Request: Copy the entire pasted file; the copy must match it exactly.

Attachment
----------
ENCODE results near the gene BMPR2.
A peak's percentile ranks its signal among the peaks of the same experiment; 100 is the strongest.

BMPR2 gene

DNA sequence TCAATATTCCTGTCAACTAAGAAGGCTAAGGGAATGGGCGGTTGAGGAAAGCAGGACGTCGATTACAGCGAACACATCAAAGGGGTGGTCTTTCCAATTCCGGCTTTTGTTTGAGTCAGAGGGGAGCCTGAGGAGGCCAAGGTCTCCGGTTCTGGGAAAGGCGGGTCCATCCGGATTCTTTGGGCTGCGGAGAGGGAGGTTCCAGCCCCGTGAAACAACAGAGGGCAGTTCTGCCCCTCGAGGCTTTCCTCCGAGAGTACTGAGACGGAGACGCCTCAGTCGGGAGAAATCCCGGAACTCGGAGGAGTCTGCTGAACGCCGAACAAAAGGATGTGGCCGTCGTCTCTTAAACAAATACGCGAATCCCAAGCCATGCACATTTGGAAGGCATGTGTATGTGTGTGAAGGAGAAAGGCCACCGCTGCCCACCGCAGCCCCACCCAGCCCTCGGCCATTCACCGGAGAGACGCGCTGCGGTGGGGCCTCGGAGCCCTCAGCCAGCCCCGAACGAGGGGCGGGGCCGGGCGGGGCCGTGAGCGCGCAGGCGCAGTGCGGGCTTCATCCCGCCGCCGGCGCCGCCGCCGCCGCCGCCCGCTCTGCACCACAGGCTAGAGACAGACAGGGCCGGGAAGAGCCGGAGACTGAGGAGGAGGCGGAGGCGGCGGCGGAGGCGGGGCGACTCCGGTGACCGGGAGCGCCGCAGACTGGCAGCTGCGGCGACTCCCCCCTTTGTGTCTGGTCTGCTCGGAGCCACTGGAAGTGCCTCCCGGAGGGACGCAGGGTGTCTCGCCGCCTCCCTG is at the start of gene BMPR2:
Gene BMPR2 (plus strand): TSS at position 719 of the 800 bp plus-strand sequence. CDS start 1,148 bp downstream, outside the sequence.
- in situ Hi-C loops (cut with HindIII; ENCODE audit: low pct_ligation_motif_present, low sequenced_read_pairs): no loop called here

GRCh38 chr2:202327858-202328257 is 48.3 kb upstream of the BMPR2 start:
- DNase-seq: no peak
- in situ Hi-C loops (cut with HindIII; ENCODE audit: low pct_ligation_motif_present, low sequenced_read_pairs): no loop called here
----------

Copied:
ENCODE results near the gene BMPR2.
A peak's percentile ranks its signal among the peaks of the same experiment; 100 is the strongest.

BMPR2 gene

DNA sequence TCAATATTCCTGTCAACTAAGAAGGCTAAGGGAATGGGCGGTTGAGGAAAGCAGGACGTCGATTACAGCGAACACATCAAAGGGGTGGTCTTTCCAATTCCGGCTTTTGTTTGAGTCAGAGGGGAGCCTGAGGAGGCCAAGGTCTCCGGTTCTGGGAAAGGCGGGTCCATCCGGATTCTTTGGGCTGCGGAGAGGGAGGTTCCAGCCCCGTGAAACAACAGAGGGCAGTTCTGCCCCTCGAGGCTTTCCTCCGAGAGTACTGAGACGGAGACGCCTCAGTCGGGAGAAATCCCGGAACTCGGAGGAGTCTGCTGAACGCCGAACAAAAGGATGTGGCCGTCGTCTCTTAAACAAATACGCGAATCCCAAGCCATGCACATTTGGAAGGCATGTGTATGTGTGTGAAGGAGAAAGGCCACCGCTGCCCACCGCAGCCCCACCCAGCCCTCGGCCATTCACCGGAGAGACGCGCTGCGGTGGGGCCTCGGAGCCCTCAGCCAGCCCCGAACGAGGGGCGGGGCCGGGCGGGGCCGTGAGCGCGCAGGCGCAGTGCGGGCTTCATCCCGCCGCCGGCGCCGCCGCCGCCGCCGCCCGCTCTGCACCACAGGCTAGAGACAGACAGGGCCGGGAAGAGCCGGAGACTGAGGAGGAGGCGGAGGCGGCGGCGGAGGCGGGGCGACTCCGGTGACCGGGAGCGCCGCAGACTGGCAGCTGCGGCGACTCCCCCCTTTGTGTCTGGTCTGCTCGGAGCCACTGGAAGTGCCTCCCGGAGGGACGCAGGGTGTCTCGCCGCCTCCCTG is at the start of gene BMPR2:
Gene BMPR2 (plus strand): TSS at position 719 of the 800 bp plus-strand sequence. CDS start 1,148 bp downstream, outside the sequence.
- in situ Hi-C loops (cut with HindIII; ENCODE audit: low pct_ligation_motif_present, low sequenced_read_pairs): no loop called here

GRCh38 chr2:202327858-202328257 is 48.3 kb upstream of the BMPR2 start:
- DNase-seq: no peak
- in situ Hi-C loops (cut with HindIII; ENCODE audit: low pct_ligation_motif_present, low sequenced_read_pairs): no loop called here